Author Archives for twistedbasics

About twistedbasics

Welcome! Food is my focus, livelihood, art form and my passion. My wife and I run a 5.5 acre organic vegetable farm. Join me fellow foodie as we explore the changing seasons and the food it brings.

Short On Stature, Big On Flavor

Ready for slow cooking in the oven

Ready for slow cooking in the oven

I have a confession.  I’m really a vegetable lover.  When it comes to meat, it better be savory and it better be tender!  This recipe meets both requisites with ease.  We are fortunate to have great resources for grass-fed beef in our area, such as Woodbridge Dairy in Byron Center, Michigan.  With beef short ribs there are two different cuts available: English-Cut and Flaken-Style. When I develop recipes, the biggest challenge for me is to measure amounts to duplicate the result.  I have decided that the Paleo approach is a template that each of us decides to what degree we follow.  For example, wine is a beautiful meat tenderizer, the alcohol evaporates during the cooking process; so you will find dry red wine in this recipe.  It is up to you whether or not you adjust for it.  I also don’t use the flour often recommended during the browning process. Instead I used tapioca, which is gluten-free to help thicken the sauce.  I also serve it over mashed cauliflower instead of the typical mashed potatoes, to help keep it in the Paleo realm.  The result was well received.  Please feel free to share your thoughts and/or adjustments for this approach.

Browned short ribs ready for the oven

Browned short ribs ready for the oven

Red Wine Braised Short Ribs:

  • 4 Tbsp olive oil
  • 4-5 lbs grass-fed bone-in English-Cut beef short ribs (about 10-12 pieces)
  • Kosher salt and freshly ground black pepper
  • 2 celery stalks, diced
  • 12 medium sized carrots, cut into 1/2 inch dice
  • 1 cup finely diced shallots
  • 1 head garlic, cloves separated and thinly sliced
  • 4 Tbsp tomato paste
  • 1 tsp Aleppo chili flakes (I use Penseys)
  • 1 cup homemade beef stock
  • 2 cups dry red wine (whatever the cook’s drinking)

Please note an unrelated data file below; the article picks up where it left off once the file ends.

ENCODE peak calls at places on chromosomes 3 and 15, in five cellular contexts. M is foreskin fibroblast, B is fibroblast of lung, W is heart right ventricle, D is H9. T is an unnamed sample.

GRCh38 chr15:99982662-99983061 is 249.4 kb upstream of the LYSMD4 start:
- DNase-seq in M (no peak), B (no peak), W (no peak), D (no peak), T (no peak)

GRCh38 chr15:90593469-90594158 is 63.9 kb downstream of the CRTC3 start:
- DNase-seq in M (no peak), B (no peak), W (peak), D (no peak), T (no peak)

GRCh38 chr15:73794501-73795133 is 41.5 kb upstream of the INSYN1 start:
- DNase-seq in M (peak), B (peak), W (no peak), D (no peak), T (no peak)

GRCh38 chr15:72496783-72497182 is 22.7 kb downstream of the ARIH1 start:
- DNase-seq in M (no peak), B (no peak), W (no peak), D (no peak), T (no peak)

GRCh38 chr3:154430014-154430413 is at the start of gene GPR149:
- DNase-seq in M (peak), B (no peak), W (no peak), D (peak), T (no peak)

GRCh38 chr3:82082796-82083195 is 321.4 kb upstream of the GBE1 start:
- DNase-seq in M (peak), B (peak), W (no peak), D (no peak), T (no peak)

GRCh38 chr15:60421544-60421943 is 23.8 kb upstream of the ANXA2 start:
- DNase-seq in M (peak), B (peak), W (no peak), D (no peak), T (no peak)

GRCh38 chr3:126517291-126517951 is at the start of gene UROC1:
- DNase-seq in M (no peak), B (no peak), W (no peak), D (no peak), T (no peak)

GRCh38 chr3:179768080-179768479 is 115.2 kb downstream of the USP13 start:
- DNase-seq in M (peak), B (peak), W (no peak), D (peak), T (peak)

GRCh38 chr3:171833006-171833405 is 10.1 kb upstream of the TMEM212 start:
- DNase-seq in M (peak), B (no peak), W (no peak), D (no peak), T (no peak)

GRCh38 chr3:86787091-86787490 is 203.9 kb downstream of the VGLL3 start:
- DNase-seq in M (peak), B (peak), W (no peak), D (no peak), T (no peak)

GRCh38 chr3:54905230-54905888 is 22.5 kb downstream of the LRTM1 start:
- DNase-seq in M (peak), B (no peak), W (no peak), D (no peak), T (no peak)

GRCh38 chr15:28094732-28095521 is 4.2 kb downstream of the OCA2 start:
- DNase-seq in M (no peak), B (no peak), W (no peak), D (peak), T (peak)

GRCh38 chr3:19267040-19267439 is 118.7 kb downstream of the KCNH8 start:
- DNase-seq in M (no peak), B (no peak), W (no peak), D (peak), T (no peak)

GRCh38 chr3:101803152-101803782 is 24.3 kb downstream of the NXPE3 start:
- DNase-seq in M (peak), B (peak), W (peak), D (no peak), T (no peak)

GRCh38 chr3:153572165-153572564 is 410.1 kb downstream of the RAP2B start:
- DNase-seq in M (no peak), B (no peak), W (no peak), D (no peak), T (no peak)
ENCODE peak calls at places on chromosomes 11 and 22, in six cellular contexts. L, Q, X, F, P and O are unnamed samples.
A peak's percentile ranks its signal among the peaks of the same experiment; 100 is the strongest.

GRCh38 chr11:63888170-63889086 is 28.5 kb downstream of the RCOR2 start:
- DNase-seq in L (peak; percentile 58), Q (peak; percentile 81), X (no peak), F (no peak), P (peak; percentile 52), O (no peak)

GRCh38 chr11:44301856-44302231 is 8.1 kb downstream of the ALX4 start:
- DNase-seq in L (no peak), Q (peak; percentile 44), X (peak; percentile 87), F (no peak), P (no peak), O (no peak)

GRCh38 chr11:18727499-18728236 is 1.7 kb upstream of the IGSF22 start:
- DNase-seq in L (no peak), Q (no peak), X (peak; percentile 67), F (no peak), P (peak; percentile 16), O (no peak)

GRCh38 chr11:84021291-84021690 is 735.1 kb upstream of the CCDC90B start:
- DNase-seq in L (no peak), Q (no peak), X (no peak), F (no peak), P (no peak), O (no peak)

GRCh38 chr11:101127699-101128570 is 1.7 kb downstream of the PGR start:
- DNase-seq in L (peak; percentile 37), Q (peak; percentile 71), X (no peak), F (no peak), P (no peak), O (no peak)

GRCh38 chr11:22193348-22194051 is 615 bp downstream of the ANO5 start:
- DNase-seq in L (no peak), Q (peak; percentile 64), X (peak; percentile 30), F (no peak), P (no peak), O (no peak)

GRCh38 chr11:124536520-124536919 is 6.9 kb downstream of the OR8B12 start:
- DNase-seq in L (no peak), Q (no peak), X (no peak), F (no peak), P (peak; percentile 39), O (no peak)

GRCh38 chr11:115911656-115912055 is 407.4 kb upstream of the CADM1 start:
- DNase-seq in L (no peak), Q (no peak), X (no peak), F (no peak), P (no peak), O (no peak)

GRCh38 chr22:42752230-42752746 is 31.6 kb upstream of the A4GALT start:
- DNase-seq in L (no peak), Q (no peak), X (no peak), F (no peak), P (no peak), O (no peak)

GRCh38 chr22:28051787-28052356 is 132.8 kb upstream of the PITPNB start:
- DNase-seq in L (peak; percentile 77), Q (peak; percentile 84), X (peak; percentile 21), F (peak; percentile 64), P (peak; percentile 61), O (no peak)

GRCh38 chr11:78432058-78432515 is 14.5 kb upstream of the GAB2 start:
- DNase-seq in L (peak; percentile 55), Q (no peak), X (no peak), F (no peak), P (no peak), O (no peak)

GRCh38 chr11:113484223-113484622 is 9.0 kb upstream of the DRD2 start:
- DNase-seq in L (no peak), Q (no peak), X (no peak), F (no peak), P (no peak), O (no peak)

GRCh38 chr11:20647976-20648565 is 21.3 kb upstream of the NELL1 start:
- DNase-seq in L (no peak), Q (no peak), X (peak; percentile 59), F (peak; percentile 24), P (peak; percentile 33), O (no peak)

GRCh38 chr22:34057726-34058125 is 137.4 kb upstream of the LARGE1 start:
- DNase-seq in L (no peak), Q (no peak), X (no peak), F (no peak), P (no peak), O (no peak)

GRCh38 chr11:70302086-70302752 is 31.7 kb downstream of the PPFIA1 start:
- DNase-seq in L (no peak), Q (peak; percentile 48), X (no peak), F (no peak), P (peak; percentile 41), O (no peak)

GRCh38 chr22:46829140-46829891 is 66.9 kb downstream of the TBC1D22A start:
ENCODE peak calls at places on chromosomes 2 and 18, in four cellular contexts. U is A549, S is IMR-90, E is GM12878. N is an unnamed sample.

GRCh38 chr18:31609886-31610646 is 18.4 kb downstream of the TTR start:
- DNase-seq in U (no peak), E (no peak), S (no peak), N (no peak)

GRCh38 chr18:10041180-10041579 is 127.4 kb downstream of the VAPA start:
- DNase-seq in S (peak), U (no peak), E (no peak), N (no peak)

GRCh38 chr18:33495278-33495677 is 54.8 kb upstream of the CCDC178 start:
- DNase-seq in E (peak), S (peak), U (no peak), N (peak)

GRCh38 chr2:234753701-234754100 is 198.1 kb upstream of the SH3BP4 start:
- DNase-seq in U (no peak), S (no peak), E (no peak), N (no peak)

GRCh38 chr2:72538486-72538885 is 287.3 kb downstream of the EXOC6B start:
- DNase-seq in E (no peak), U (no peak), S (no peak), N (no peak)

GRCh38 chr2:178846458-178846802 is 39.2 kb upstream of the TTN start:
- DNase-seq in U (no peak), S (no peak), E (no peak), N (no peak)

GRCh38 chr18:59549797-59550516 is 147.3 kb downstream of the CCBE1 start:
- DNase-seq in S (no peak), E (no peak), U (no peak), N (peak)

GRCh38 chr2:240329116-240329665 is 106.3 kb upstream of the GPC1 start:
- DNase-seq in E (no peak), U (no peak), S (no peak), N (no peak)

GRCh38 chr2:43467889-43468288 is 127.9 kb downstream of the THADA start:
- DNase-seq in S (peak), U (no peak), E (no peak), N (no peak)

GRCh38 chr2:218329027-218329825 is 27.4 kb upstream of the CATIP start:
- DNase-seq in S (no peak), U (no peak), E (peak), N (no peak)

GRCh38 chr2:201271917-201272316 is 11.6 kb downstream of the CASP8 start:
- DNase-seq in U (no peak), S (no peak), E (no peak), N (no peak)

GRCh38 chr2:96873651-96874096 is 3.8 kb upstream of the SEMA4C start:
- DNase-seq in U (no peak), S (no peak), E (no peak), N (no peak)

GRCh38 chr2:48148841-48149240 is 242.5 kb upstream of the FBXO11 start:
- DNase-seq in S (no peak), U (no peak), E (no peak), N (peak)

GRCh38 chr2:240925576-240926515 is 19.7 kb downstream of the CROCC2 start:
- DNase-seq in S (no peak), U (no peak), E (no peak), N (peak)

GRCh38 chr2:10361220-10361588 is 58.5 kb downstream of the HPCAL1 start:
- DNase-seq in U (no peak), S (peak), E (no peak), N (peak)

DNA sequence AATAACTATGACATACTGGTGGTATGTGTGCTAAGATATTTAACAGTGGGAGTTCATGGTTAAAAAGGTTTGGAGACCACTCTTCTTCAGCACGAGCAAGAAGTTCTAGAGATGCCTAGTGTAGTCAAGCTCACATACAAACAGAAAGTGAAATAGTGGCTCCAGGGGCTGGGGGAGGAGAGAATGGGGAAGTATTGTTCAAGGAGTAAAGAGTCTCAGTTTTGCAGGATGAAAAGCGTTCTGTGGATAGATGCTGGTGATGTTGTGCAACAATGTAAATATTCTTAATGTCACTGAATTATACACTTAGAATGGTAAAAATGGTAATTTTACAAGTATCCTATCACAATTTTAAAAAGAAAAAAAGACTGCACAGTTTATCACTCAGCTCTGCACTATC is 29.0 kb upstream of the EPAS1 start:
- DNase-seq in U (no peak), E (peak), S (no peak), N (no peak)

• 1 tsp dried thyme
  • 2 bay leaves
  • 1/4 cup Tapioca
  • 1/4 cup fresh parsley, chopped
  • 1 recipe cauliflower mashed potatoes (recipe follows)

Directions:

  1. Preheat oven to 300 F.  Dry short ribs and season liberally with salt and pepper.  Heat a Dutch oven to medium-high.  Add olive oil and brown all sides of beef ribs in a single layer (about 12-15 minutes total). Set a side.  Repeat with the remaining ribs.
  2. Lower heat to medium. Add celery, shallots and carrots to oil and saute for 3-5 minutes, or until shallots are soft.  Add garlic and tomato paste.  Stir to blend, about 2 minutes.  Add Aleppo chili, thyme, bay leaves, stock, wine, and Tapioca.  Bring to a simmer.  Place beef ribs on top of sauce.  Turn to coat.  Place in oven, covered for 3-4 hours; pulling out each hour to turn ribs in their sauce. Cook until fork tender.
  3. Put a dollop of cauliflower mashed potatoes in a shallow bowl.  Top with one or two ribs, sauce and sprinkle with chopped parsley.

Serves 4-6

Cauliflower Mashed Potatoes:

  • 1 head fresh cauliflower, cut into flowerettes; placed in pot with water to cover and 1 tsp salt. Bring water to boil and cook for 15 minutes
  • 1/4 cup ghee
  • salt and freshly ground pepper to taste
  1. Drain cauliflower and add it to the bowl in a food processor with ghee, salt and pepper.  Process until smooth.
Savory and tender

Savory and tender

“Food in the end, in our own tradition is something holy. It’s about sharing,

it’s about honesty, it’s about identity.”  —Louise Fresco

Opposites Attract

“I just don’t have the time!”  The lament of so many busy people.  Yet, what are we spending our time on?  The average American spends 4-6 hours per day in front of the television; not to mention, computers, games and phones.  Ok, I do like my techno gadgets, but I love good, wholesome food more.

Cooking has become a spectator sport.  We love to watch, but don’t participate.  But I’m here to tell you, cooking can be fun, entertaining and therapeutic.  Get everyone into the act.  I call my family and friends who want to help in the kitchen: “my sous.”  We laugh, we joke and above all we eat well.  We manage to find time for the things that are important to us.  There are so many meals that simply don’t take a lot of time.  Soups, stews, salads can all be eaten for multiple days, or frozen for future use.  In the time it takes to have a pizza delivered you can have a healthy meal on the table.